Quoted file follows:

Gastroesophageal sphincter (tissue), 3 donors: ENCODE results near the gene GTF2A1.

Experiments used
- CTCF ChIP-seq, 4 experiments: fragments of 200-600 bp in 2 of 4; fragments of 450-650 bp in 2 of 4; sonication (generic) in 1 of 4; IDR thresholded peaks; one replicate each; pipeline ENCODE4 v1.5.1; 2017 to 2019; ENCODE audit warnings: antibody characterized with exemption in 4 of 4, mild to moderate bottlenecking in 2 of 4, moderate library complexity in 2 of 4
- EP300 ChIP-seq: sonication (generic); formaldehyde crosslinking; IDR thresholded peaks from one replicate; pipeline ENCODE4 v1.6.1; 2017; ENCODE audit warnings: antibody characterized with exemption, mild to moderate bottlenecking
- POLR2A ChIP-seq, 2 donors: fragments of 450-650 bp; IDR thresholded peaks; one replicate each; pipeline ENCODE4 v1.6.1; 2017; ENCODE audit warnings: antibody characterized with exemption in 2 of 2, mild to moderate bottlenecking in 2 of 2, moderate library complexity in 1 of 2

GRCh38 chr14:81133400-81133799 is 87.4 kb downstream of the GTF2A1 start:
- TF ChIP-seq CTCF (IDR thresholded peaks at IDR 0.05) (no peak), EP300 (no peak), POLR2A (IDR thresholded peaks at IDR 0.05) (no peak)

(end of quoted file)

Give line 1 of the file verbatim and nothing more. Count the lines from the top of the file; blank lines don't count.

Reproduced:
Gastroesophageal sphincter (tissue), 3 donors: ENCODE results near the gene GTF2A1.